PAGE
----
Still Life with Rabbit 24 in x 36 in

They Don't Suffer This Way 20 in x 30 in

When I Grow Up 16 in x 24 in


I have been tinkering for the last few months and after an incredibly helpful and insightful studio visit with someone who like a vulture smelling a wounded prey so perfectly felt that I was on the fence about direction and eloquently voiced opinion and insight to verbally help me off and on the side where the grass is certainly greener. Thanks Meghan! So off the fence and running with some new photographs and new idea’s.  Check them out. It is the dawn of Aquarius.

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This weekend, snowy or not, will have some fine offerings on the buffet of artistic bounty. Nourish your neurons with a tandem Friday  night openings at Cleveland State Main Art Gallery and Zygote Press.

From 5-7pm on Friday January 21, CSU offers (shameless plug) a show that challenges the notion of photography. Life Imitates Artifice curated by Mark Slankard pulls together five artists including myself whom explore and manipulate the medium in ways that twist the idea of photography as documentation and representations of reality.

At Zygote Press from 6-9pm on Friday January 21 the show called Intersections is an experiment in juxtopostioning where artists, writers and curators matched up literary works with visual art works to make connections and comparisons in hope of illuminating the creative process. Plus my good friend Dana Oldfather is one of the artists. Represent!

And if you want to get a jump on the weekend, Thursday night has SPACES christening THE VAULT, their den of view-niquity, with an hour and a half screening of various video based works. One of which fresh off of the controversial censoring at the National Portrait Gallery is David Wojnarowicz A Fire In My Belly. Go see what all the trouble is about and watch it paired with video works from Michael MacGarry, Eric Rippert and others.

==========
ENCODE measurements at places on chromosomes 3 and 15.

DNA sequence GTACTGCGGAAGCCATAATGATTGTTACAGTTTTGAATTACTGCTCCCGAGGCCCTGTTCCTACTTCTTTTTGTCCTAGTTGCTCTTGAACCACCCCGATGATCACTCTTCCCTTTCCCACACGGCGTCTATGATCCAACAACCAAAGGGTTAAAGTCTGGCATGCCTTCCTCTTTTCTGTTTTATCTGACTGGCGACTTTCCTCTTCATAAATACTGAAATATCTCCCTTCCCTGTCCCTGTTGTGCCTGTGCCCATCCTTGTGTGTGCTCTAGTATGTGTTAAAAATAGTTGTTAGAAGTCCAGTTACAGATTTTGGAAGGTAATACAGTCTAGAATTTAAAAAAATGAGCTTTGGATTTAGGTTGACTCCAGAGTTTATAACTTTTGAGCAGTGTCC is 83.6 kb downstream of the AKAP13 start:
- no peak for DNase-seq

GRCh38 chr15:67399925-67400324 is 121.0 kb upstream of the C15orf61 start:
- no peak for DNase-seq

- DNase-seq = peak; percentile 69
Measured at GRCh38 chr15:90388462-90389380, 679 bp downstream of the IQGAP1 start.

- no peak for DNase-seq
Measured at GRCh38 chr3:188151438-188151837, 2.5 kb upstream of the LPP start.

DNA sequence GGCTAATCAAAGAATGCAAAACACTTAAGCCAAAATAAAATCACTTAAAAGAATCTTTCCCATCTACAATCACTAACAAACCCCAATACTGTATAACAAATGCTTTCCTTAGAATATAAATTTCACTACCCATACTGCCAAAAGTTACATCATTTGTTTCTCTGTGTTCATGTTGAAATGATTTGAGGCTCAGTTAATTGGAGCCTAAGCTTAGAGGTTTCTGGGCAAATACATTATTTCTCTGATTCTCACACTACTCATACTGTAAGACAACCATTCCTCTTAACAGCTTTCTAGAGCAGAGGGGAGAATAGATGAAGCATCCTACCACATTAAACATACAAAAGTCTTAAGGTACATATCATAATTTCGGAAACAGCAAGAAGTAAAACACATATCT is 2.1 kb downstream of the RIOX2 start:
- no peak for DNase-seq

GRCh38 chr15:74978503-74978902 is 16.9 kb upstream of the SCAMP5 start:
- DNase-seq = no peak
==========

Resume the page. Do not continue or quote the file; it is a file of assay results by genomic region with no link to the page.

Have fun and snow…stay the eff away.

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Instead of just posting a blank page,  here is a little Agnes Martin. And as the Mrs. is off for a snow day  no doubt Peg Bundy-ing it up on the couch with some bon-bons, I, at the day job,  caught made a paper fish for a new photo I am working on. I thought it turned out pretty nice. It’s a trout about a 4 pounder.

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Michelle Muldrow

Chris Ballantyne

Todd Hido

The summer season is just about over and that familiar August white noise, dead air being broadcast over the art world airwaves just waiting for the new programing to begin has got me rather lazy about posting.  Its hot in my studio and life has seemed to slow down just a bit. Which is  good and nice and a welcome change. What it has allowed me to do is realize that a very important group show that has been on all summer is wrapping up in a bout 2 weeks and I never posted a congrats to Cleveland based artist Michelle Muldrow.

Jen Bekman the mastermind behind 20×200 and longtime gallery owner has put together a fantastic summer show that explores our use of the land. Called Land Use Survey, the exhibition brings together a very diverse group of fantastic artists who interpret or use the imagery of human intervention in the landscape in many ways. Some ironic, some documentary some are poetic responses but all are an extremely cohesive and intellectual grouping that tells a story of or is influenced by the ultimate oppression and the ultimate conflict, man vs nature.

This show is a smart addition to the long running dialogue of such themes. And Michelle’s pieces in the show are great. Cool and detached these observations are painted with a lush-ness of materials and moody overtones reserved for old epic 19 century landscape painting. It’s as if Michelle set out to paint the land and find the sublime but all she could come up with was strip malls. I love the balance of the beauty of the paint with the banality of the subject matter.

Ms. Muldrow is in great company too with such greats as William Wegman and Alec Soth and other great works by one of my favorite contemporary painters Chris Ballantyne and photographer Beth Dow.

So you can see the exhibition images on the JB website and if you’re in NYC till August 15th you can see the show.

Beth Dow